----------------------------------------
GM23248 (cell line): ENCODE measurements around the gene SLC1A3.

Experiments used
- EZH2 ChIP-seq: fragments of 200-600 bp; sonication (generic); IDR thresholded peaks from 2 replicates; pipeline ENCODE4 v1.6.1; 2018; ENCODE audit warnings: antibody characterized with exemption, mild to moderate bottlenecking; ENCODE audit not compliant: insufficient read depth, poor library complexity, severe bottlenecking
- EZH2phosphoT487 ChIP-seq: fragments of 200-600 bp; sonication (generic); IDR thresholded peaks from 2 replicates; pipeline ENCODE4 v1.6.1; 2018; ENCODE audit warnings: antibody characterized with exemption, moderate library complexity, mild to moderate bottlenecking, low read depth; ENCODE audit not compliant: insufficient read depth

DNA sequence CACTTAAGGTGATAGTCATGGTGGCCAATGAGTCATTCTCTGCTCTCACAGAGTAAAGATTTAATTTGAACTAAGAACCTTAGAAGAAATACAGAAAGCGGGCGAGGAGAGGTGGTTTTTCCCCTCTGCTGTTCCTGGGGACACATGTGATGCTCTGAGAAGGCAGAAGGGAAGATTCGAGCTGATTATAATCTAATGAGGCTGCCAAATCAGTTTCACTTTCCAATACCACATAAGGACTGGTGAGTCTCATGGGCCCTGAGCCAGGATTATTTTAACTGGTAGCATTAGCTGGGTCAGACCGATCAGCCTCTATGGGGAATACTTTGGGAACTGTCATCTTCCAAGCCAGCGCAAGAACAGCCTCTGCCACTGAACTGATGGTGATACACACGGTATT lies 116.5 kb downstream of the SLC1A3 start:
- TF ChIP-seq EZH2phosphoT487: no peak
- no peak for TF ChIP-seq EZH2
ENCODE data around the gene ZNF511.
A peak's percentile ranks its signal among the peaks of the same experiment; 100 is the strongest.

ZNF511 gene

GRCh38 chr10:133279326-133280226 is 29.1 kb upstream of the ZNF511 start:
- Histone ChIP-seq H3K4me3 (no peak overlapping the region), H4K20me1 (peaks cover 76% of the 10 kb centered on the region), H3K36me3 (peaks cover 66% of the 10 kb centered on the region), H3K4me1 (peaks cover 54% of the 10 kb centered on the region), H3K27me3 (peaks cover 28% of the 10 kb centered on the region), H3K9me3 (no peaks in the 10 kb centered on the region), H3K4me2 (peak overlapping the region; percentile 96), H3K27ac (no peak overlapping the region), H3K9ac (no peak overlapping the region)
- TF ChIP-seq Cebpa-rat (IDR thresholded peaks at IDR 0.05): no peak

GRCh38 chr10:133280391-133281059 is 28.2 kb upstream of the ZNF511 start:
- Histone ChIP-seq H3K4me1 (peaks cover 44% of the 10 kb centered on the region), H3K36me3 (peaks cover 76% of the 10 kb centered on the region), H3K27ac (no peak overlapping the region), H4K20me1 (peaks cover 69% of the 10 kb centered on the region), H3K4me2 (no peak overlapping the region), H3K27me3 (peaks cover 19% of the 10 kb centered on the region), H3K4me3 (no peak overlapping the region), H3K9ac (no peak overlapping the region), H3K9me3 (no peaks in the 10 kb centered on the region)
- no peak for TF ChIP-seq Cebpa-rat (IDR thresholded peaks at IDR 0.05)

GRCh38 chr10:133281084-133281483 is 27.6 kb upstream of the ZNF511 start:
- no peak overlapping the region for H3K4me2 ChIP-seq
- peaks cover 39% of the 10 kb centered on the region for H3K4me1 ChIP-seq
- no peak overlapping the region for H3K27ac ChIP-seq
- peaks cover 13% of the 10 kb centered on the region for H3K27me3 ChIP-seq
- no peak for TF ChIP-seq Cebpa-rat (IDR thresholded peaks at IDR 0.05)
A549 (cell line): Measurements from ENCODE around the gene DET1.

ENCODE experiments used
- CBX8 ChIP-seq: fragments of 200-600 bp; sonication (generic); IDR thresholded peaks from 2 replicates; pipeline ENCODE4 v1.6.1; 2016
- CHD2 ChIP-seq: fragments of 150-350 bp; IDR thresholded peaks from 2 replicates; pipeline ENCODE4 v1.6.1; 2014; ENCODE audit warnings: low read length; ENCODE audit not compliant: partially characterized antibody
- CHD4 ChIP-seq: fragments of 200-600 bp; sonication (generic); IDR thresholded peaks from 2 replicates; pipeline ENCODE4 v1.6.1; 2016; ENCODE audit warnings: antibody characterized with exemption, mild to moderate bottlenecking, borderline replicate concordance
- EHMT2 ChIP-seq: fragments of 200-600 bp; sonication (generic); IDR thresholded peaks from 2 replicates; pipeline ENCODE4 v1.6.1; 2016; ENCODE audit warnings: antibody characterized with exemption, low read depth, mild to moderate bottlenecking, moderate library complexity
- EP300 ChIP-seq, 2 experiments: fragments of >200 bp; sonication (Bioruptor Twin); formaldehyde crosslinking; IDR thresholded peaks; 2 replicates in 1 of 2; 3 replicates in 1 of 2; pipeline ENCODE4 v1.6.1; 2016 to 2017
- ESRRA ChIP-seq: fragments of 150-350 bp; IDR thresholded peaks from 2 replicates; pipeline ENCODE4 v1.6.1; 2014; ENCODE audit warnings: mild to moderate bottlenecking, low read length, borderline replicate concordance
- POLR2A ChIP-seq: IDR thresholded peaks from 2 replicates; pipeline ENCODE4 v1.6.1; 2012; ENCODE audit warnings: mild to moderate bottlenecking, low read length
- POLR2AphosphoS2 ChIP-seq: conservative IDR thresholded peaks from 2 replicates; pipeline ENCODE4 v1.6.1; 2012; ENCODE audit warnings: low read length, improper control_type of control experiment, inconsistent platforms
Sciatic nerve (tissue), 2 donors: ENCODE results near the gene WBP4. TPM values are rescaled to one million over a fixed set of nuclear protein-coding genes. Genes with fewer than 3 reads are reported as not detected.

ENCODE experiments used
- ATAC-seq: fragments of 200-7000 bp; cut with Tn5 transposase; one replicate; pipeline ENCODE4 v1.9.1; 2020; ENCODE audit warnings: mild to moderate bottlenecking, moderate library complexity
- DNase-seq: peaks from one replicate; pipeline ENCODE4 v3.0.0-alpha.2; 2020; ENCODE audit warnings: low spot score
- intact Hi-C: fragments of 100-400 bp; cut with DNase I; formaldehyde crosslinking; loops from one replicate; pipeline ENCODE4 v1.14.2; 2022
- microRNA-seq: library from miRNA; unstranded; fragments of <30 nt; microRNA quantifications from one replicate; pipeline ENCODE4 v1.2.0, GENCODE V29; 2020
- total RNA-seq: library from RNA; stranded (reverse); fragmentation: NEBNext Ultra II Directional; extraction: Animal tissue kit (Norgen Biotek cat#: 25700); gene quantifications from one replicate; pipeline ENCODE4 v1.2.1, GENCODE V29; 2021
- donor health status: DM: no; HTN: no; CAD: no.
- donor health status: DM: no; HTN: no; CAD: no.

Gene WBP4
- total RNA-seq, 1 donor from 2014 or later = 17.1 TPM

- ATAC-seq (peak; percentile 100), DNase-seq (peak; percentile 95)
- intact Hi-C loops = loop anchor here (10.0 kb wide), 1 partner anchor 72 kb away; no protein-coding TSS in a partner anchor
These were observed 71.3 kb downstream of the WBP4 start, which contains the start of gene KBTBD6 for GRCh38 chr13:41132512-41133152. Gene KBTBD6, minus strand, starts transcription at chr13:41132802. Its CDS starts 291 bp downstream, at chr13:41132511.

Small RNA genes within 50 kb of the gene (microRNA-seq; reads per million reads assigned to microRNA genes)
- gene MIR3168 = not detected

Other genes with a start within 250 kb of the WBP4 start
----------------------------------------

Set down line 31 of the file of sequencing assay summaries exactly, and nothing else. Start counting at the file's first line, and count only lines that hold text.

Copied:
- POLR2A ChIP-seq: IDR thresholded peaks from 2 replicates; pipeline ENCODE4 v1.6.1; 2012; ENCODE audit warnings: mild to moderate bottlenecking, low read length